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VOLUME XXXIV.-XUMBER 38.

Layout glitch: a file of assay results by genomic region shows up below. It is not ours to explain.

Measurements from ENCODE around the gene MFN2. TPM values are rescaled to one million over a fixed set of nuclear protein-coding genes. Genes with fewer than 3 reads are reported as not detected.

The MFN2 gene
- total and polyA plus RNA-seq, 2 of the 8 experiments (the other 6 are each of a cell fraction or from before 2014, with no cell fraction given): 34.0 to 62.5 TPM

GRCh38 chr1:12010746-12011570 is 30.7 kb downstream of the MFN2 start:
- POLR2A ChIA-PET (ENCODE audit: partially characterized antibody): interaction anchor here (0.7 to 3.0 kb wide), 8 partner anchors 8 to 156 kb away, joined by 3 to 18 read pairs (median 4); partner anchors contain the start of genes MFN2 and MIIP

WASHINGTON -STANDARD * v~. ? . w"s: i";r F2~A- 37 JOHN MILLER MURPHY, K'htor and Proprietor. Subscription IIHIC*. Per >*«•,«.r, in ad vatic** $2 00 ii not |»ai<l strictiy iti ad vance 2 5C Six mouths, in advance 1 00 AdverliitinK Kates. One square (Inch) per year sl2 00 |H-r quarter 4 00 One square, one Insertion 1 00 Advertising, four squares or upward by the year, at liberal rates. Legal notice* will be charged to the at torney or officer authorizing their inser tion Advertisement sent from a distance and transient notices must he accompan ied bv the cash. Announcements of marriages, births and deaths inserted free. obituary notices, resolutions of respect and other articles which do not possess a general interest will be inserted at one- < ualf the rates for business advertisements GHTSINTASI CARDS. Capital National Bank, OF OLYMPIA, WASH. Capital, ... £IOO,OOO. Surplus, 945,000. President C. J. I.ORD Vice President N. H. OWINtiB Cashier . W. J. FOSTER DIRECTORS. F. R. Brown, Louis Rtttraan, Robt. Fros*, N. 11 Owinga, O. C. White, Geo. A. Bariiea, C. J. Lord. Transact* a general banking business. For gii and domektic exchange bought and sold. leU-pi aphic transfers made on allpriucipal cit ies. Collections a specialty. Olympia. Jau 1,1*94. PATRONIZE THE ACME DRUC STORE, EMPORIUM OF DRUGS AND CHEMICALS, Patent and Proprietary Medicine.. Druggists' Sundries and Stationery THE MOTTO OF THIS HOUSE. ATTENTION AND INTEGRITY," Aaanrea yon aatlafactlon. Special preparationa bare been made for com parading preaoriptlona. MARK A ROSS, Proprietors. T FRED W. CARL YON, JEWELER AND OPTICIAN SILVERWARE, WATCHES, CLOCKS and JEWELRY. All kinds of repairing done and warranted. All articles bought engraved upon. Eyas Tested Free of Chars*. U/IIITCn A repreaentatl*. for our If fill I kill Family Tr.as.rjr, the great est book ever offered to the public. A Christmas Present for both old and young. * Our coupon system, which we use in selling this great work, enables each pur chaser to get the book PRKE, so every one purchases. For his first week's work one agent's profit is $168.00. Another $136. A lady has just cleared $l2O for her first week's work. Write for particulars, and if you can bo gin at once send SI.OO for outfit. We give you exclusive territory, and pay large commissions on the sales of sub-agents. Write at once for the agency for your county. Address all communications to BAND, McNALLY Ac CO I, Chicago. R. KINCAID, M. D.. Graduate of Queeu'i Unlveraity, and late Senior Surgeon of tbe h'ieboU's Hospital, Onta 10, Canada. PHYSICIAN, BURGEON AND ACCOUCHEUR erncx. ROOMS AND - • WILLIAMS BLOCK Olvmpla, March 29. 1894. c * HARNED & BATES. UNDERTAKERS AND Funeral Directors. Especial attention Giren to Embalming for Shipment. OPEN DAY AND NIGHT. West Fourth St. Telephone No. 7 Olvmuia. Feb. 5.1T04. HONG HAI & CO., DEALERS IN Chinese and Japanese Fancy Goods AND DINIRAL MERCHANDISE. Fifth street, between Main and Colombia Clrmpia, Waib. d2U-tf J. C. BATHBUN, Attorney at Law and Justice of the Peace lAO Kearth St., Btwna Mala sad Waihla|ta. CHOICE" RESIDENCE LOTS FOR SALE. March 1,1894. tf THE BIVOUAC MONTKSANO, WASH. J as. A. Kelly, Pro. The best of wines, liquors and cigars con stantly on band. M. A.. ROOT, ATTORNEY f COUNSELOR ■A.T I.AW. Court House Building, Olympia, Wash. ui'-Wtf THE NEW OLYMPIA THEATER For Heat an Rrasoaobla Tanas. Apple to JOHN MiILEK.MURPHY, Manager Mlaslnngton an i> a ti>. , MUSIC OF THE VIOLIN". PECULIARITIES OF A FAMOUS INSTRUMENT A Connoltwur Who lias .Wade u Discovery—Singular I'aclS Which •Wasters of Kcience and .Art Have Not Solved-Letters from Ole Hull ' mid Ktmeni'l. Thirteen miles from New York, on the line of the Northern Railroad of ) New Jersey, in a little hamlet con ' sitting of not more than 20 houses, j lives a man who has found something I which has been sought after for over •100 years. His treasure is merely a sound, or more properly speaking, an appliance the use of which will pro duce a certain quality of sound, the lecret of which the makers of violins from the days of Gaspard di Salo to the present time have been searching. His name is William Henry Brady. The best authorities unite in stat ing that the violin reached its present form about. 1546. Since that time it is acknowledged to bold the first rank among musical instruments not only on account of the beauty and equality of its tone, its variety of expression of light and shade, but alas on account of its ability beneath the touch of a master hand to express the deepest and tenderest emotions. Gaspard di Salo, who from 1550 to 1612 worked with unceasing enthusiasm to bring the instrument to its highest state of perfection, may be called the pioneer in the history of violin making. In his work may be traced the gradual development upon which his followers built their reputations. After him came Andrea Amati, the founder of the Cremonese school, his brother Niccolo, and his sons Antonio and Hieronymus. The name of Guar neri is probably familiar to every pos sessor of a violin throughout the world. Contemporary with Guarneri was the great Antonio Stradivarius, whose fame has been sung alike by poet, artist and musician. Of an ex ample of this greater master's skill Longfellow wrote: A marvel of the lutiat's art, Perfect In each miouteat part. And in Its hollow chamber thus Tbe maker from whose hands it came Had written bis unrivaled name— " Antonlus Stradivarius." These are some of the names re vered by violin lovers, and whose pro ductions are prized not only by musi cians for their musical qualities, but by these connoisseurs wlio love violins for their beauty of form only. There is something almost super natural about a violin. At least that is what violin makers have held from the days of its early development to the present time. It is well known that in comparison to the great num ber of violins turned out by the old masters only a few were considered worthy of being known as products of their skill. It was all on account of a lack of that peculiarly elusive quality of tone which was so necessary to dis tinguish the violin from the " fiddle." The old makers found the same diffi culty to contend with which frets the modern violin builder. Two violins may be made from the same materials and by the same hand, and one will possess all the qualifica tions of a first-class instrument, while the other will be so inferior as to be worthy only of a place in the category of "fiddles." To still further illus trate: A slab of perfectly seasoned < Swiss sycamore may be split in half and one-half taken for the back of one violin and the other half used for ; the back of another instrument. The bellies of the two instruments may be fashioned from opposite halves i of a slab of seasoned Swiss pine. This rule may be followed throughout in the construction of all of the 58 sepa rate parta of the violin. The com pleted instruments may have been calipered to within a hairbreadth of each other and be identical as to form and dimensions, and yet upon the ap plication of the bow one will be found to be worth SSOO and the other $5. One has the tone; the other has not. Why this should be is a secret too profound for scientists or philosophers to fathom. T 1 If- TV 3 • * • fill. . I I found Mr. Brady in his little work shop at Palisades Park, Bergen county. N. J., among hie beloved violins. He was surrounded by instruments of all sorts and conditions, from the common shop fiddle to a delicately modeled and highly prized Cremona. The old Cremona was there to be used as a standard of excellence which would be reached by the cheap violins before they passed from under his magic manipulations. " Sometimes," he said, " I can hard ly realize that it has been left for me to invent the simple device which, had it been known 300 years ago, would have spared the old makers many bitter disappointments. Here it is. It isn't much to look at, is it?" and the old gentleman took up a little piece of metal of peculiar form and weighing less than an ounce troy. It appeared to be made of bell metal, and as he balanced it upon the tips of his fingers and struck it light ly with a pencil it gave out a sound rather like a toy cymbal. " The principle is well known," con tinued the inventor. "It is that of the sounding board of a piano. That was not difficult to think out; but ble<s you, there was a great deal be sides the principle to discover before it could be applied to the violin. "It took years of study to teach me that form had a great deal to do with it. I found that the simple insertion of a sounding board between the belly and back of a violin would increase the volume of tone, but at the sacri fice of its sweetness and purity. This would never do. I worked for five years experimenting with different 1 forms of sounding boards before I be gan to get some of the results sought. I found that one form would add greatly to the power, purity and resonance of the £ and A strings, while the G and D strings were ren dered fiat and screechy. I lost many nights' sleep trying to figure out how to get the best of that obstinate piece of catgut. It is needless to go into particulars further. I subdued that refractory G string at last, and now listen to this." Taking up one of several violins, which, from their freedom from spot or blemish, showed plainly that they had but recently been under the touch of the varnish brush, Mr. Brady screwed the keys one way or another until the instrument was in tune. Then, picking up a bow, he drew it with a sweep of his arm across the strings. The result was magical. It was as if the very air in the little shop quivered in response to the volume of a sound which issued from the violin. Mr. Brady is no mean performer, and his years of experience have taught him a series of exercises which best serve to test the capabilities of the instrument. For five minutes he drew from the violin such sounds as could only have proceeded from a very superior instru ment. By striking the E string with the finger a sound was produced which carried like the sound of a bell and died away with the same reverbatory undulations. Mr. Brady laid it down almost re luctantly as lie said: " If you should tell a hundred musi cians that that fiddle was one of a do/.on which cost me less that sl2 for the lot, not one of them but would laugh in your face. But its the truth. Strung up and varnished, that grade of fiddle sells in the shops for about $3.50, and that is too much for some of them. "Experience has taught me just where to fix the sounding board so that the sound waves as they play back and forth between the belly and back of the violin are caught up by it and magnified and strengthened. The acoustic properties of the instrument are augmented, and the bell metal im parts a softness as well as an added strengtli to the tone. " I am well aware of the prejudice which has long existed against the use of metal in the construction of violins. "Those who profess to be posted will hold up their hands in holy horror at the idea of metal touching the in strument. I shared the piejudice for many years until I found that as the violin itself owed its tone value to its peculiar form, so a metal plate, if of the proper form, was the only mater ial which would give the much de sired Binging quality of tone." Mr. Brady theu played his old Cre mona, and it was impossible to dis tinguish between the two instruments in the matter of power and purity of tone. I went the next day with the old gentleman to a dealer in Maiden Lane, where a SSOO Amati waa for aale. We took along the $2 fiddle and smuggled it into the shop. The dealer took the Amati, which was a well pre served specimen of the great maker's skill, from its envelope of soft silken wrappings and laid it tenderly upon the counter. I asked the " professor" to test the instrument. He did so and drew from It its very heart. Then, picking up tlie $2 fiddle, Mr. Brady played the same exercises which he had used to test the capabilities of the Amati. The dealer listened with open mouthed astonishment until the " professor" had finished. Then he asked to see the fiddle which had not only equalled but in some respects surpassed the valuable Amati, not only in power and resonance, but in sweetness and purity of tone as well. He asked to examine the instru ment, and his astonishment was in creased ten-fold when he found that it belongod to the genus fiddle. Not even the purfiing on the back was real, but was merely a streak of dark paint in imitation of the inlaid wood which is vouchsafed to the most ordi nary make of cheap violins. Through the sound holes he caught the silver glint of the sounding board, but before he could examine it further the " professor" gently took it from him and replaced it in its case. We left the dealer with the dazed, wondering look still upon his face. Mr. Brady has in bis possession something which he prizes next to his wonderful discovery. It is an auto graph letter from Ole Bull, written af ter lie had been persuaded to examine one of Mr. Brady's earlier attempts at improving fiddles. Even then his ef forts were bearing fruit, as was proved by the great Norwegian violinist testi fying that the discovery was remark able and imparled to the commonest fiddle a tone only found in the high grade instruments. Another one of Mr. Brady's treasures is an unsolicited letter from Edward Kemenyi, the great Hungarian violinist and the ac " Hew to the Line, Let the Chips Fall AVhere They May." OLYMPIA, WASHINGTON: FKIDAY EVENING, AUG. 10, 1894. i knowledgcd successor of Ole Bull, i Kemenyi marvels at the discovery and | declares that it will " do away with all fiddles." Mr. Brady has no idea of ever turn ing his discovery to any pecuniary ac count. He seems satisfied to know that he has his treasure safe in his keeping and has repulsed the ad vances made by capitalists who have recently learned of his discovery. To use his own words, ' I have forever done away with ' fiddles,' and that is enough for me." In looking for the beneficial results from the late strike trouble, says the Portland Telegram, the most gratify ing incident was the promptness and earnestness with which ttie masses rallied to the suppqrt of the govern ment. There can be no mistaking the sentiment which has been aroused among the intelligent and patriotic masses of the American people by the conflict between the forces of law and of anarchy. We come out of the con flict more thoroughly a nation than at any time in our history. The sen timent is overwhelming and its ex pression all but universal that, cost what it may, order must be observed, the supremacy of the law vindicated, and the authority of the government upheld. Here and there a discordant uote may be heard, the defiant cry of some anarchist or the wretched plea of some demagogue, but it is drowned in the universal acclaim of approval of the firm stand taken by the Presi dent in the discharge of his duty to uphold the constitution and the laws. It is a striking proof of the unanim ity of public opinion in this respect, that the press, without distinction of party or polities, spoke with one voice in support of the President. The Dem ocratic Governor of Virginia and the Republican Governor of Ohio uttered the same sentiments of loyalty. The Republican Senator from Minnesota, Mr. Davis, and the Democratic Sena tor from Georgia, General Gordon, stood on the floor of the Senate the same day and nude ringing speeches in support of the President's firm pol icy. There was no section or politics in the general rally to the support of the government when it becamo a question between the government and no government. The veteran who wore the gray in the late civil war of fered hia services to fight alongside of the Grand Army veterau in defense of the government. The gravity of the crisis through which the country was passing was universally realized. The Pullman strike and the Debs boy cott were lost sight of. The lbbor is sue was merged in the greater issue that had arisen. It was no longer a question between capital and labor, but between the government and re bellion. It was not a question of work and wages, but of the safety of human life and property,and the maintenance of that peace and good order which are the foundation sfones of all civi lized society. And when it reached this issue the whole body of patriotic American citizens, regardless of wheth er they lived in the North or in the South, rose up as one man and said that the government should be up held. This creation of a national sen timent, and this rallying together of all classes to the flag which floats as the symbol of law and order, is itself compensation for the losses that the country has suffered. Well (• Kitw. To clean your lace curtains, place thenl in a large tub with lukewarm water, into which half a pound of fine ly shaved soap and a little household ammonia have been added, and allow them to soak over night. In the morning wash carefully with your hands and rinse them in a tub of clean, warm water, and then in water containing bluing. After pressing out all the water possible spread your cur tains over sheets on a an un occupied room. When they are al most dry dip them in hot starch and fasten them again to the sheets, pin ning them with pins in such a way that the pattern of the border will be brought out. Open the windows of the room and leave your curtains pinned to the sheets on the floor un til they are perfectly dry, when they will be ready for use. If you want them an ecru shade rinse them in weak coffee instead of bluing. Hot Water (or Uwi. Hot water for cows is the maxim of the French dairy farmer in the depart ment of Finisterre. They claimed to have proved by experiments that when cows drink hot water they produce one-third more milk than when they are refreshed with cold water only. Caution must, of course, be observed in adopting the new system. Avari cious dairymen must beware of scald ing the throats of their cows in their haste to avail themselves of this dis covery, which is vouched for by our consul at Brest. "She proportions, we are told, are half a pail of boiling wa ter and half a pail of cold. LIKE a ship without a rudder is a man or a woman without health and the necessary strength to perform the ordinary duties of life. When the appetite fails, when debility, and a disordered condition of stomach, liver, kidney, and bowels assail you, take Ayer's Sarsaparilla. One ot the Benefits. THE STRIKE OF 1877. MUCH MORE VIOLENT THAN ANY OTHER. Its Victims Numerous-The Loss Xlauy millions of Dollar* lts Consequences Widespread His tory Hepeuts Itself In Nome Par ticulars. People's memories are short. It is common to see the statement that the great railway strike was unprecedent ed, and that the violence and disorder which attended it wore never before equalled. This is all nonsense. All great strikes are accompanied by more or less violence. This is one of their most unfortunate features. This one lias been no exception to the rule, but when the number engaged in it is considered, it makes an exceedingly favorable comparison with other strikes. Indeed it has been quite peaceable in comparison to the big coal strike. Compared to the great railway strike of 1877 it has been a rough frolic. The Springfield Re publican recalls the events of the strike of 1877 as follows: A brief review of the leading events of July, 1877, will duly bear out this claim. The strike of that year began on July 14 on the Baltimore and Ohio railroad, and within three days the militia of West Virginia was in the fieldj while within lour days the United States regulars had gone to their assistance. On the 30th the Maryland militia was called out and in a riot in the streets of Baltimore the soldiers killed nine and wounded 20 or 30 more. On the same day the strike burst upon Pittsburg, where the most terrible scenes were to be enacted, in comparison with which nothing in our history can be mentioned. The mob there defied all authority, and on the 21st the sixth division of Pennsyl vania militia arrived to maintain order. Marching through the streets the soldiers were stoned by the mob, aud their answering volleys killed sixteen and wounded many more. The mob then broke into the gun shops and some 5,000 returned fully armed to do battle with the raw and ill-trained militia. The troops retreated to a railroad round-house and tnere the mob, now grown 20,000 strong, at tacked them. Three or four cannons had been obtained, and these the mob trained on the round house. Unable to dislodge the soldiers, whose answer ing shots were occasionally fatal, the mob ran blazing oil cars up against the round-house in the endeavor to set it on fire. These tactics were tried in various ways, the accompaniment be ing a saturnalia of fire and destruction of railroad property wherever it could be found. Finally, the militia were forced to retreat from their furnace like fortress, and, escaping across the Allegheny river, under fire of the rioters, they disbanded in wretched humiliation. The mob was now su preme in Pittsburg. Depots were burned together with 2,000 freight cars and 125 locomotives, and thous ands of the inhabitants gave way to the mad spirit of plunder. Between 18,000,000 and $10,000,000 worth of railroad property was destroyed. The entire militia of Pennsylvania and 400 regulars under General Hancock were at last on the scene, but too late to be of much service. The outbreak at Pittsburg was so extreme that the troubles of that en tire month have come to be known in a general way as the Pitts burg riots; yet, as a matter of fact, the field of disturbance spread over the entire country from New York to San. Francisco. It is impossible to trace the strikes in chronological order or in detail, but mention of some im portant events will suffice to indicate the range of the convulsion. In collision between the militia and mobs at Buffalo and Reading, 12 riot ers were killed and 43 were seriously wounded. In Chicago, on July 26, there was an encounter between the police and the mob more sanguinary than any like encounter during the past few days, in which 19 were killed and many wounded. In St. Louis a great mob surrounded the quarters of the militia and police aud dared them to fire. In San Francisco a huge mob took possession of the city, and on the same day of the Chicago riot a bloody battle took place be tween the rioters and the reorganized vigilante under ex-Governor Coleman, to whose courage was due the preser vation of Nob Hill from fire and plunder. In New York a great meet ing was held to express sympathy with the strikers everywhere, but there was no violent outbreak in that city. At Columbus, ()., a mob forcibly closed all mills and industries, and in many other places through the field of dis turbance all industry came to a stand still. Fully 190,000 men were on strike, and at St. Louis, Chicago, Indianapolis, as well as at Eastern cities, there was a complete embargo on the railroads. Some 6,000 to 7,000 miles of road were at one time or another in the hands of strikers, and to name the companies " tied up" would require much space in this paper. When it was all over—and it passed with the suddenness of a tornado—the militia of nearly a dozen States had been in the field in co-operation with the United Stales army; between 50 and 75 rioters had been killed and I fully 100 wounded in conflict with the soldiery, while the destruction of property all over the country has never been calculated. Following the railroad strike came a miners' strike in which 40,000 laid down their picks, but this was devoid of much violence or bloodshed, although several were killed in a riot at Scran, ton. In comparison with the great in dustrial rebellion of 1877 that of the present year, as thus far developed, seems almost like boys' play. CLEVELAND AS A POLITICIAN. How he first Wei Senator Vorman -A Story by Daniel Manning. When Senator Gorman of Maryland arose in the United States Senate and told of his experience with President Cleveland on the compromise tariff bill there were Democrats who re called the first meeting of the two men, and led the New York Sun to relate this interesting story: It was 10 years ago, almost to a day. Governor Cleveland had just been nominated by the Democratic conven tion at Chicago. Senator Gorman had been made Chairman of the National Democratic Committee. He had never seen Mr. Cleveland. The Mary land statesman had met all of the great Democratic leaders in the na tion. He was the personal friend of Daniel Manning, who probably more than any single man in New York Stale brought about the nomination of Mr. Cleveland at Chicago. Gover nor Cleveland had been formally no tified of his nomination, and the headquarters of the National Demo cratic Committee had been opened in New York City. The story that is now told of the first meeting between Governor Cleveland and Chairman Gorman was told to a Sun reporter by Mr. Manning in the Western National Bank almost immediately after Mr. Manning retired from Mr. Cleveland's cabinet as Secretary of the Treasury. " I do not think 1 shall ever forget the first meeting of Mr. Cleveland and Mr. Gorman," said Mr. Manning. " We all had faith in Cleveland's running abilities, but it was necessary to bring Mr. Gorman and Mr. Cleveland to gether, and I undertook the task. I was then in Albany, but in constant communication with Mr. Gorman. Gorman, as you know, is a cool, suave individual, and Cleveland is like a great big pepper-pod. Cleveland was unaccustomed to the ways of national statesmen, and it was with diffidence one night, just after national head quarters had been opened in New York, that I wrote to Gorman and in vited him to come to Albany as my guest. I told him that I wanted to introduce hint to Governor Cleveland, the candidate of the party, and I well recollect that in my letter I said to Gorman that he would meet a rather ' heady' individual. Well, Gorman came up to Albany two or three nights afterward, and I took him around to see Cleveland. Cleveland was bluff and hearty, and Gorman was as cordial as his cool nature would allow. They began to talk as to the plan of cam paigu. Gorman said very politely: " ' Governor, I have come to see you to ascertain your wishes about the conduct of the campaign.' Oh, bosh,' said the Governor. ' I know nothing of those matters. Run it to suit yourself. You know about affairs of this kind. Do as you think proper.' '"Do you really mean that, Gover nor?' replied Mr. Gorman. 'AmI to use my own judgment, and follow my own discretion?' " Why, certainly,'said the Governor. 'Why not? I don't know anything about such things.' "' Do you really mean what you say, governor?' again inquired Gor man. " Why, certainly,' said the gover nor. "'All right,'said Gorman, and the next morning he went back to New York. "Two or three weeks after this meeting it came to my knowledge that Governor Cleveland had written a document bearing on the campaign, I cannot tell you, for certain reasons, what that document was, but I be lieved it would have an important in fluence, and not a very good one at that. So I wired to Gorman, asking him to come immediately to Albany- He came on a fast train and met me, and I told him of the contents of the campaign document that Governor Cleveland had written. He was as tounded, and he hurried up to see the Governor. At that conversation Gor man asked the governor the nature of the document, reminding him pleas antly at the time of his former words, that he, Gorman, was to run the cam paign. Gorman added that if the document was of any importance, it would do no harm to submit it to the Chairman of the National Committee. " ' All right,' says Cleveland, and he banded out the document, saying, ' What do you think of that, Gor man?" "Gorman read the document over very carefully, and then, without a word, he Hung it into the grate, saying. ' That's what I think of that docu ment.' "It was a little chilly in Albany that night, and there was a fire in the grate, and the document began to burn. Cleveland jumped out of his chair and hopped up and down in his anger, shouting:'No man alive can burn any document of mine. What do you mean, sir?' " ' Why, governor,' said Gorman, as coolly as you please, ' you said I was to run this campaign according to my own discretion. The document that I have just thrown into the lire is about as unwise a manuscript as ever came under my notice.' "Cleveland meantime was tramping about in his rage, but Gorman was as cool as an iceberg. Finally Cleveland began to laugh at himself. He re membered his remark to Gorman on the first interview, and the two men parted friends, but not until Cleve land had told Gorman that he was the coolest sun of a gun he had ever met." If Senator GortJlan could have got hold of the letter Mr. Cleveland sent to Professor Wilson, lie might have found a fire somewhere in Washing ton, even in July. An Fx print re Blonder. Debs was an expensive contingent both to the laboring man and the government. His strike cost the railroads, in logs of business and destruction of prop erty, about $5,312,000. It cost railroad employes, those who struck and thousands who were laid off on account of a strike with which they had no sympathy, about $5,000,- 000. It cost wage-earners forced out of work in industries dependent upon the railroads and other wage-earners who struck in sympathy with the American Railway Union, about sl,- 150,000. It cost the United States govern ment $1,000,000. It cost for the maintenance of State military forces about $750,000. And the Pullman employes, who had lost about $200,000 through their own strike before Debs' organization took up the fight for them, have lost $200,000 more. It was Pullman employes vs. Pull man; then Debs vs. Pullman, Debs vs. railroads, Debs vs. the United States. The total cost of this sympathetic, four part affair is in the neighborhood ef $13,612,000 up to date, aside from the $3,000,000 or $4,000,000 of perish able goods—meat, fruits and the like lost by delay in transit or in conse quence of the refusal of the railroads to accept freight for shipment. To that should be added, if it could only be calculated, the loss to the general business interests of the country, all affected to a greater or less degree by the paralysis of the railroads. Then it cost a number of lives, the wounding of many persons, the im prisonment of many. Work lor Rainy Days. By far too many farmers and their laborers consider the rainy days as se cred to rest and inactivity. The thrif ty, successful farmer however, usually has plenty of indoor work planned for this inclement weather. The harness is to be cleaned and properly oiled, the stable floors are to be mended, tools and wagons repaired, gates made, the compost heap in the basement han dled over, and a hundred other little jobs attended to. The team may need shoeing; if so, let a man take them to the shop. He will do more favors in the future than if kept working on the farm all the time, and these little things show that you have confidence in him. He will fully appreciate the situation, and not find fault if, in the rush of work, late hours sometimes find him in the field, and will look af ter your interest in the proper care of live stock and the attention to details that will make many dollars difference in your favor at the end of the year. The tasks planned for a rainy day should be such as can be done under, or near shelter. In the latter case, the intervals between showers may be utilized. It rarely pays any farmer to work out-doors when it is raining. Wbs Is Benefited most V The Interstate Commerce Commis sion, organized by the Federal govern ment for the purpose of studying rail road statistics, recently completed a re port on their operations in the Uni ted States. It appears that there were 1,890 railroad corporations in the United States during the year ending June 30,1893. They received in that period nearly half a billion and a quarter of dollars. They carried 593,- 5(50,612 passengers over 14,229,101,084 miles and transported 745,119,482 tons of freight a distance of 93,588,111,833 miles. These operations were con ducted on 176,461 miles of railroad. In round numbers 800,000 employes of all grades are supported by these roads, making one person in every ninety of the population of the United States. Accepting the stated capital izations which the companies have reported, it appears that on an invest ment of $10,500,000,000 less than one per cent, of dividends were paid. It is calculated that out of every dollar that was received by the railroad com panies, 75 cents went to their em ployes. IN Germany 89,600 families paid in come taxes on incomes from 150 to 210 pounds sterling a year; 82,400 paid on 210 to 480 pounds, and 26,800 paid on incomes above 480 pounds. PROSPEROUS FARMERS THEY ARE HAPPY OVER PROS PECT OF BIG CROPS. j Better Times Seem to Be at Hand A Better Outlook in tbe Ureal Pa louse Country—Tbe Stock Like wise In Uood Condition. A business man of Portland, wlio lias been traveling through the East ern part of this State, gives a glowing account of the prospects for bounteous crops this season. His trip extended through the wonderful Palouse coun try and as far as Spokane. " The people of Washington are go ing to have a good year of it," said this gentleman to a Telegram reporter a few days ago. " I doubt if many other places in the country will pull through 1894 as well. No communi ties are reviving from business depres sion better than they. In Eastern Washington business of all kinds has been distressed and is considerably so : yet. But it is in the great grain sec tions, from which big crops will be reaped, that times are reviving and the people are Incoming greatly en couraged. " "One thing in the people's favor is that the great body of tliem are not in debt. The merchants tell me that they have refused to trust their custo mers in the hard times, even at the cost of losing a little trade. The farm ers and others have gone through the year without running up a bill with their dealers, aud the result is good for all concerned. With the heavy harvest coming on, the farmers, if they can get any price at all for their products this fall, will be in good shape, for they will not have to be paying last year's bills all this wiDter. The merchants confidently look for ward to a lively fall trade, for the pro ducts of the agricultural districts will do the work. " Naturally, as the price of wheat is low, the farmers want help as cheaply as it can be had, and on the other hand, the laborers want as much for their work as they can get, looking only at the heavy crops and not the price that they will bring. Even if the land owners can get enough out of their crops to cover the expense of cultivating them they will be satisfied, for the times for the past ten months have not been such aa to warrant busi ness men in any line to entertain high hopes about great profits and commer cial prosperity. " During the strike the Palouse country was as effectually cut off from the outside world as if it had been walled in. They lived through it se renely, and were undisturbed by wars or the ceaseless conflict being carried on in the outside world. Harvesting will not begin in that part of the country for nearly a month. I assure you it was comforting to travel through that great agricultural empire, see the numberless fields of grain and hear soil-tillers and the town merchants talking of big crops and coming pros perity. " All the stock ranges are in fine condition, and there is abundant green grass for the herds, of which all appear to be in first-class condition. Gener ally the wool crop, I was informed, was heavy and the outlook was very fair." Comparison of Taxation. In answer to the query, " How does the debt of the United States and the amount of taxation compare, per capita of population, with those of other countries?" the American Econ omist published the following: According to calculations at the census bureau, the debt of the United States amounts to $45 per family of nine persons, or $9 per capita. On a similar basis of calculation, the debt of Germany is S4OO per family of five persons, or SBO per capita; the debt of France is 1381 per family, or $76 per capita; of Great Britain it is $337 per family, or $67.40 per capita. The aver age proportion of customs and inter nal revenue paid by each person in the countries mentioned below during the years 1882 to 1890 was as follows: Australia ... $15.00 Portneal. ... »M« Argentine 13.50 Uernmny ti #9 France 13.90 Austria M.3J Ureal Britain . .. 9.70 Denmark ti-JK Holland 90S Canada ti.uu ll»ly .. . H. 96 Belgium . 5.71 Spain 8.55 United State* kit It will thus be seen that, on the census bureau's basis of calculation,, both the per capita of debt and of rev enue contribution is less in the United States than in any of the other coun tries enumerated. Kates to the >'alr. The rate for admission to tl.e Inter state Fair, which opens at Tacoma, in afew days, have been fixed as follows: Season tickets admitting a lady ami gentleman, $lO. Season ticket, one gentleman, $6. Season ticket, one lady, sl. Children under 7 years of age, and accompanied by pan uts or guardians, free. Children between 7 and 14 years, single admission, 25 cents; season ticket for season, $3. Regular admission, 50 cents. Exhibitors' tickets for their em ployes for the season will be sold at $2. Exhibitors and concessionaires will be admitted free on tickets to lie pro vided, which will contain their photo graphs. Regular admission tickets will !»• I sold to railroad and transportation I companies at 20 per cent, discount. WHOLE NUMBER 1,i!04. ! PreMilcnt, CaMifrr, A. A. PHILLIPS, L. TL ..•! VM,KR. % HP Prrsidcnt, A-.'t •'.►liipr, JOHN F. GOWKY. F.M.I.oHEY FIRST NATIONAL BANK OF 01YMPIA. WASHINGTON. A General Banking Business Transacted Special; attention tml.l to Collection*. Tela graphic transfers of money. Capital, • 1100,01)0 Surplus, ..... 33,000 DIRECTORS. A. IT..Steele, T. M. Reed, John P'. Go*ey, A. H. Clumber*. A. A. Phillips, w. M. Ijidd, Geo. D. Shannon Olympla. Mareli 13.1594. TO FARMERS The following desirable Farm Machinery Is for sale AT COST' 8 No. 4 Light Oaborn mowers 1 H.Tootli Oaborn Harrow, 1 Coatea' Lock-Lever Rake, AND A STOCK OF HARDWARE Including all kinds of Stoves. AFPOLLONIA HOFFMAN, Nortli side of Fourth street, corner Quince. T. N. FORD, • • GENERAL . . Fire Insurance. 113 Wnt Fourth Street. OLYMPIA, - WASH. - - AGENTS FOR - . Tit Sn Firt Offer of loidoi, itMti - . $0,031,000 Hf Surdiu Anwueo fo. of Loidoi, iiwU -21,911,000 Tlo Aatritu In. ft. of PUtklpfa. uorti - . 2,(12.000 TW flnii bivuee ft. of Brooklri, autti - 5.000.000 THE California Wine Do. 225 MAIN STREET. WOLU N < ?"*P*rt' AU T l»'orm thecitlrenaof Ol.vm pla that they are now prepared to iup oly the family trade with PURE WINES « LIQUORS. PARTIAL PRUE LIST. £ Table Claret ?W teWiMl «» Tokay J ::::::::::: \ $ whu > k V a 50.3 60 and 460 c, '" ora| a winca at the very lowest Uooda r°° m * ud •*?' r 1,1,11 attaehed. rharjre. l ° " y " ,rt 'ft of Jal ?'- '**■ '' l M, E n S a' g er. ANDREW BOESL PROPRIETOR OF THE Opera Exchange 679 Fourth St., Olymyla. DEALER IN FINE WINES, LIQUORS AND CIGARS. FRESH BEER ALWAYS OR TAP R. d. PRICKMAN Aitistic+Tailor, —IS SHOWING A— BEAUTIFUL UK OF 6000$, Both atasdard and aoval. MAIN ST.. BET. FIFTH AND SIXTH Wantect-Snlesmeii l.«c«l ■nl Tr«wrllng 'TO represent our well known house. Yon 1 need no capital to represent a rlrm that war rants nur»erv aftH'k flrat clhf« am! true to name. Work all Ike year, flon i Hr month to tlit right man. Apply ouick. statin* ago* I. L. MAY Ato . ! X«r»rrjlfi. Flsriiti lid .Vd*«ri. sr PAUL, MINN This house is responsible April 14.10tnt. m HOBART G. HAGIN, ATTORNEYe COUNSELOR AT LtASW. ; Manager of Tliuiston Cuuntv Abstract. * WILLIAMS BLOC K. | Olympia, Wash., Oct. #, ISM. tf WESTSIOE MILL CO., Mautifacturer of Rcugh and Dressed Lumber, Sash, Ilioors. Nails. Cement l.ime. Laths, Shingles. I'nkets. etc _ Kstimates Furnished on Mill Wora of ill Kinds I City OfTl. e-Fourth street bridge. teVidion# ' No. 11. Mill—West Olympia. telephone No. 5